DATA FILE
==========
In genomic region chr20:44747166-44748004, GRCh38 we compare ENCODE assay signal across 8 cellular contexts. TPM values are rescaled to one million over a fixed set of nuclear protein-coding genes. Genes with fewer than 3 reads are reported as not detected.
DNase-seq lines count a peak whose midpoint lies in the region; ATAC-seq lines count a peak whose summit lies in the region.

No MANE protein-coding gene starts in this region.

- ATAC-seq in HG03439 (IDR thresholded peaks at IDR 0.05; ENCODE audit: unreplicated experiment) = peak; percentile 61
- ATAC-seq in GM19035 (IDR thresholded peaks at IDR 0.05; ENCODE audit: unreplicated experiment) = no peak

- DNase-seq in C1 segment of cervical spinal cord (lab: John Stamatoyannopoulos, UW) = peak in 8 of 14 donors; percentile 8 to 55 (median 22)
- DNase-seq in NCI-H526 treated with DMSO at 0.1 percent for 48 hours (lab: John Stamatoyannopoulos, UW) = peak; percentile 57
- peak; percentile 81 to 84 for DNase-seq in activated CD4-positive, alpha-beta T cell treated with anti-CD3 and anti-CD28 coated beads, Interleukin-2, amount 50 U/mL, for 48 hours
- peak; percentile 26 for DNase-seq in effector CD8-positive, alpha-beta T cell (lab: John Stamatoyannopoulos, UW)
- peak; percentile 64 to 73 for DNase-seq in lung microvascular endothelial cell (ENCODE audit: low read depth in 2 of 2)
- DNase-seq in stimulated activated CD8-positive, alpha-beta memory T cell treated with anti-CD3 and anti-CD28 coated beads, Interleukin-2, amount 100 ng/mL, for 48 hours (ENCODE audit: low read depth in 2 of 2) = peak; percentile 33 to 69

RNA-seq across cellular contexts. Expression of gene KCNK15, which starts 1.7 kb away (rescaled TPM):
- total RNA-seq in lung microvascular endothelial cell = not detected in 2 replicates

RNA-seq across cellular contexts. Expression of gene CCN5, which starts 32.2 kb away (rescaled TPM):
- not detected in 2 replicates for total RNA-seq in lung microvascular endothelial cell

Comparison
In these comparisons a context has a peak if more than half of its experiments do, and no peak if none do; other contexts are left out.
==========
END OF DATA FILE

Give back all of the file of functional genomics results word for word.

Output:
In genomic region chr20:44747166-44748004, GRCh38 we compare ENCODE assay signal across 8 cellular contexts. TPM values are rescaled to one million over a fixed set of nuclear protein-coding genes. Genes with fewer than 3 reads are reported as not detected.
DNase-seq lines count a peak whose midpoint lies in the region; ATAC-seq lines count a peak whose summit lies in the region.

No MANE protein-coding gene starts in this region.

- ATAC-seq in HG03439 (IDR thresholded peaks at IDR 0.05; ENCODE audit: unreplicated experiment) = peak; percentile 61
- ATAC-seq in GM19035 (IDR thresholded peaks at IDR 0.05; ENCODE audit: unreplicated experiment) = no peak

- DNase-seq in C1 segment of cervical spinal cord (lab: John Stamatoyannopoulos, UW) = peak in 8 of 14 donors; percentile 8 to 55 (median 22)
- DNase-seq in NCI-H526 treated with DMSO at 0.1 percent for 48 hours (lab: John Stamatoyannopoulos, UW) = peak; percentile 57
- peak; percentile 81 to 84 for DNase-seq in activated CD4-positive, alpha-beta T cell treated with anti-CD3 and anti-CD28 coated beads, Interleukin-2, amount 50 U/mL, for 48 hours
- peak; percentile 26 for DNase-seq in effector CD8-positive, alpha-beta T cell (lab: John Stamatoyannopoulos, UW)
- peak; percentile 64 to 73 for DNase-seq in lung microvascular endothelial cell (ENCODE audit: low read depth in 2 of 2)
- DNase-seq in stimulated activated CD8-positive, alpha-beta memory T cell treated with anti-CD3 and anti-CD28 coated beads, Interleukin-2, amount 100 ng/mL, for 48 hours (ENCODE audit: low read depth in 2 of 2) = peak; percentile 33 to 69

RNA-seq across cellular contexts. Expression of gene KCNK15, which starts 1.7 kb away (rescaled TPM):
- total RNA-seq in lung microvascular endothelial cell = not detected in 2 replicates

RNA-seq across cellular contexts. Expression of gene CCN5, which starts 32.2 kb away (rescaled TPM):
- not detected in 2 replicates for total RNA-seq in lung microvascular endothelial cell

Comparison
In these comparisons a context has a peak if more than half of its experiments do, and no peak if none do; other contexts are left out.